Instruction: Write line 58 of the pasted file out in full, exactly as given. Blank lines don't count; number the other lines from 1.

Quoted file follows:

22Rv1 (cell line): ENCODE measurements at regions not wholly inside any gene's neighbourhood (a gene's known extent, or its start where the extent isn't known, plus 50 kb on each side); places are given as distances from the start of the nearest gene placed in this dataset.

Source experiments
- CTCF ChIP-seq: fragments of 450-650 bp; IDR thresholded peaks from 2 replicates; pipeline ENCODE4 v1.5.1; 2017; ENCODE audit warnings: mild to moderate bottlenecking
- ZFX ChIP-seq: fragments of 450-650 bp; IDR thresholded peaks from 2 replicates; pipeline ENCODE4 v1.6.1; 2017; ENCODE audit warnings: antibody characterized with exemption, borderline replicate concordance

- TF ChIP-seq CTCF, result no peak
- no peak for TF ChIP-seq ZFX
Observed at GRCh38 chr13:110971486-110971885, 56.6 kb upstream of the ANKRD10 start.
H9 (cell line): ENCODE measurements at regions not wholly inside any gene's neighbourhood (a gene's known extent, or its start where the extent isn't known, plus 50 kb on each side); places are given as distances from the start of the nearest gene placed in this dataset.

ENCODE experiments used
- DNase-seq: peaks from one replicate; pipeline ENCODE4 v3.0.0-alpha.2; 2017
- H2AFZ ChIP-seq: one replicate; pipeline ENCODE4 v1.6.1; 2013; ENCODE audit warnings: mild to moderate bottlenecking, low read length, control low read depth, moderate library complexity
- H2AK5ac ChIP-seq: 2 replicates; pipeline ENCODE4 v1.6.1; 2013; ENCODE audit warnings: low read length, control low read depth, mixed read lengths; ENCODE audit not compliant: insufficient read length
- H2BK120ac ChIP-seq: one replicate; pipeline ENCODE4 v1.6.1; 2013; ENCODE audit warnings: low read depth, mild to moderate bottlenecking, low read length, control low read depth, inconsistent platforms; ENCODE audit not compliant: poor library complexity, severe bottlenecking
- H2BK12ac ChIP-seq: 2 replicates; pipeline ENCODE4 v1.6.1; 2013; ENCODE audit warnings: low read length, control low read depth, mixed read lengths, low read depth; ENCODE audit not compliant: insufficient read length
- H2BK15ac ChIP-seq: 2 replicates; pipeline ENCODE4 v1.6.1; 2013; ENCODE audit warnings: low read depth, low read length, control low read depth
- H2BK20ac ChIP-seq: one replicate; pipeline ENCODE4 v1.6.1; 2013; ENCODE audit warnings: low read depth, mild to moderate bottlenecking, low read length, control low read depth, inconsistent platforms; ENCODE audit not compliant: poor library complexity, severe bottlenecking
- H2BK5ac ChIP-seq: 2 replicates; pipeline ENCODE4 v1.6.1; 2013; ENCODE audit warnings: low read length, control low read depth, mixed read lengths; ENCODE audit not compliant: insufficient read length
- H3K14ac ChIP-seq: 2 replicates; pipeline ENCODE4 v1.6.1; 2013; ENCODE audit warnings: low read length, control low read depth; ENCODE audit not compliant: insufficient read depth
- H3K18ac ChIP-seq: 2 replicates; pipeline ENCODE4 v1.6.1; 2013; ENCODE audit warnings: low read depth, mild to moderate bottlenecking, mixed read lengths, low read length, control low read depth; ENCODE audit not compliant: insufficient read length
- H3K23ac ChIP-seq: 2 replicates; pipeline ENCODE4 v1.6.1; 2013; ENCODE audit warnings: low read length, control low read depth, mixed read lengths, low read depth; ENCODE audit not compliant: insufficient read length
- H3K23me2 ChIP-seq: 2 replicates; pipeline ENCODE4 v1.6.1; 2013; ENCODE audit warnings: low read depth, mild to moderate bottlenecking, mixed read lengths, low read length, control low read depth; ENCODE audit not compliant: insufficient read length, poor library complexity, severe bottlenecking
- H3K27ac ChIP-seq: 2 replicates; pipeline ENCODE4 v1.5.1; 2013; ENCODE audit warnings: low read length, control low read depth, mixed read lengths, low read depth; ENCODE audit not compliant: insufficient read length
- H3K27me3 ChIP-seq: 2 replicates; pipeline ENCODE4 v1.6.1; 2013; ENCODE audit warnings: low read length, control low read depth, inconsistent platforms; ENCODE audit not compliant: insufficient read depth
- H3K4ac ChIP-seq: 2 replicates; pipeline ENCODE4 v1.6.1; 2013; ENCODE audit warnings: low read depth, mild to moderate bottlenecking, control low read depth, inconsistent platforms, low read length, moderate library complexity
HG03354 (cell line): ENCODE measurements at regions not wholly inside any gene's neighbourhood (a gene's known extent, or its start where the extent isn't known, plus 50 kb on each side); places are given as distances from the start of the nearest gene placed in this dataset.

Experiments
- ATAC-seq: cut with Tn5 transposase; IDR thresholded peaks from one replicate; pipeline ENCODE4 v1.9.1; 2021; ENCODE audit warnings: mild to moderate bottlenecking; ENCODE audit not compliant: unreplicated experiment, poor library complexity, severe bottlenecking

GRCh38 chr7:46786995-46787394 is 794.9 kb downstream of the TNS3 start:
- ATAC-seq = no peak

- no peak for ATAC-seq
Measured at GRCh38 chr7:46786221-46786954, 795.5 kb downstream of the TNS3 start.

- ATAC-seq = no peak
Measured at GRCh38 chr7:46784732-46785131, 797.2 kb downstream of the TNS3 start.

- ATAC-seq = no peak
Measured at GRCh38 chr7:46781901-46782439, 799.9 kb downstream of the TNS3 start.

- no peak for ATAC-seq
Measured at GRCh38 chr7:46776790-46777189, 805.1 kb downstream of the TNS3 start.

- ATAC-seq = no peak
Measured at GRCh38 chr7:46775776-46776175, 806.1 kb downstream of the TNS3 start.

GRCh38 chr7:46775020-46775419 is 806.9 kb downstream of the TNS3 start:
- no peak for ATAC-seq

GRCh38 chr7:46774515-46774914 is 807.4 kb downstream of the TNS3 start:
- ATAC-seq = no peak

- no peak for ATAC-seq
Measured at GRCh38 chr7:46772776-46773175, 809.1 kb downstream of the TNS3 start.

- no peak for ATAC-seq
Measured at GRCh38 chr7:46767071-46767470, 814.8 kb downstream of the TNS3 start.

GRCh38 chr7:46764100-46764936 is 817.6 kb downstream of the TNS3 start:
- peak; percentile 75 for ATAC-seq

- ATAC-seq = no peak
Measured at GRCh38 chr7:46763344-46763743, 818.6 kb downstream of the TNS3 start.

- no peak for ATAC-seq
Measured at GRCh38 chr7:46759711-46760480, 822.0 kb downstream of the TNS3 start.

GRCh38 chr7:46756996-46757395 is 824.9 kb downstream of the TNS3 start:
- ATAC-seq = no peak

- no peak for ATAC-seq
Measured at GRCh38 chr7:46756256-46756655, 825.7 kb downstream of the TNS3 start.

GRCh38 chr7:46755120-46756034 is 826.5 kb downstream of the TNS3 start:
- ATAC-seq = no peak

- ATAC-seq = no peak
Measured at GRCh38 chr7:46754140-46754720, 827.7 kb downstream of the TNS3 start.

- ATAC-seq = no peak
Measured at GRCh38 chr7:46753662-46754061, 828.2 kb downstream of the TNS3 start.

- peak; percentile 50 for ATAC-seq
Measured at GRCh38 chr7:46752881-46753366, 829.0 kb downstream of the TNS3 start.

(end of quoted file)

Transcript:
GRCh38 chr7:46755120-46756034 is 826.5 kb downstream of the TNS3 start: